When a book does not have pictures, the author is forced, instead, to paint a picture with her words. She must take time to notice every little detail and articulate it - this is exactly what Amy Julia Becker does in A Good and Perfect Gift, in which she recounts the first years of her daughter, Penny's life in light of God's faithfulness. So often throughout this book I felt myself nodding in agreement with Amy Julia's words and thoughts while at the same time, challenged and encouraged by her spiritual journey. In my own dark and desperate times, there were instances when I knew that her words were from God, for me, prompting me to turn to same scripture passages that spoke truth into her life.
Perhaps the truth that resonated most and seems to be a prominent theme in the Down Syndrome community is the truth about perfection. Closing off chapter 10 Amy Julia tells of how she interrupted Penny's massage time to find the passage in the Bible, where Jesus says, "Be perfect, therefore, as your heavenly father is perfect." Her candid thoughts follow,
"Jesus must have known that we would never be perfect, if by 'perfect' He meant without flaw, without needs, without hurts or wants. It was counterintuitive, even, to try to be just like God."
So like any good Princeton Seminary student she turns straight to her Greek dictionary only to discover that the word used is telos. She explains that while it could be translated as "perfect", it could also be translated as "wholeness, completion, the end for which you were created."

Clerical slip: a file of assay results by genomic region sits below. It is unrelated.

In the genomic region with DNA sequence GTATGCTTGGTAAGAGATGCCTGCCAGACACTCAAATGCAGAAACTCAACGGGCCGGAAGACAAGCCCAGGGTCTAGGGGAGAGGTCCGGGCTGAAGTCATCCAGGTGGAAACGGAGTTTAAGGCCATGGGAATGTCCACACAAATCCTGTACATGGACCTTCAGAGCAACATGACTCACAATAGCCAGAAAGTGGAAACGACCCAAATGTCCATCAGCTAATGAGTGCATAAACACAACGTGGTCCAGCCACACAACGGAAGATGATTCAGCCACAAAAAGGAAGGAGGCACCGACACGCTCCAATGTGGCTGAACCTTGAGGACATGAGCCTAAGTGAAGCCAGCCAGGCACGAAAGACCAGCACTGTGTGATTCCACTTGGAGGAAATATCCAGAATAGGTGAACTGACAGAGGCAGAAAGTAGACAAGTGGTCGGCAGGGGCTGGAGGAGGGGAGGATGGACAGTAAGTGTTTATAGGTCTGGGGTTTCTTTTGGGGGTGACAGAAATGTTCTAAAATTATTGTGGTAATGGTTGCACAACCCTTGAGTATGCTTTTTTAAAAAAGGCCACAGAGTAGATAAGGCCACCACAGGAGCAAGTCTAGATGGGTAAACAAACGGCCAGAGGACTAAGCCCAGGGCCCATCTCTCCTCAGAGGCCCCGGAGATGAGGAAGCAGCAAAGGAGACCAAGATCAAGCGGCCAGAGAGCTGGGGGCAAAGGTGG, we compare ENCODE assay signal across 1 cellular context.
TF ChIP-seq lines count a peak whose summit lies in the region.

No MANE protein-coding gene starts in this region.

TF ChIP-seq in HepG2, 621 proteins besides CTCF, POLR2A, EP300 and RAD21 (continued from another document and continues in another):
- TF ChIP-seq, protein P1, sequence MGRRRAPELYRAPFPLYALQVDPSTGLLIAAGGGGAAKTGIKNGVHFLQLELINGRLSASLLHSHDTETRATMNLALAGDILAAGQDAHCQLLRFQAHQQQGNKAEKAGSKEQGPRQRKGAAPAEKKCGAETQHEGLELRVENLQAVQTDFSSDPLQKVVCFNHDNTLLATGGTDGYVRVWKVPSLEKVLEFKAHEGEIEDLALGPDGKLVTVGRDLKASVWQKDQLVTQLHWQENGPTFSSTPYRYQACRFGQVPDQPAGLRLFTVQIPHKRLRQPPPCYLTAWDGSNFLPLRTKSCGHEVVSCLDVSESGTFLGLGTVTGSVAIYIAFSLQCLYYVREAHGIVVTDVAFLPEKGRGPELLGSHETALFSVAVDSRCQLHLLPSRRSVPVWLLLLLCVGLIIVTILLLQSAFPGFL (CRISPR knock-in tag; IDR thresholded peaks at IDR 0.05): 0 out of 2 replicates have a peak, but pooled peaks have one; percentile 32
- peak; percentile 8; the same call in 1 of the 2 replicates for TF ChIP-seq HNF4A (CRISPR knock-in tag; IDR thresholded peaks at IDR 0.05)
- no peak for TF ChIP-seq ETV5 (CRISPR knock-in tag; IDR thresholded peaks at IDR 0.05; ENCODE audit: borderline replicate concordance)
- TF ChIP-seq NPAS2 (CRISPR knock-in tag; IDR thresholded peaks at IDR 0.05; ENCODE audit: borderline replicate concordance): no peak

Perhaps I can't relate to Amy Julia's 4.0 GPA or sense of balance but I do know, just like her, that worldly perfection is nothing without the love of God. And that God's idea of perfection is much different than our own.
In the chapters that follow Amy Julia shares about the healing she experienced alongside and through Penny's progress. And while it was hard for me to read and (subconsciously…or not so subconsciously) compare Ella's abilities with Penny's, I acknowledged and appreciated the joy she felt in being Penny's mom - seeing that Penny was more the same than different and recognizing God's goodness in her life.
Each story is different just as each parent responds differently to their child's different challenges and abilities. This is just one. But what sets Amy Julia's story apart is that she does not make it solely about her, or even about Penny, but rather God's redemptive work through them each and together.
"Do not be deceived, my beloved brothers. Every good an perfect gift is from above, coming down from the Father of Lights with whom there is no variation or shadow due to change. Of his own will he brought us forth by the word of truth, that we should be a kind of firstfruits of his creatures."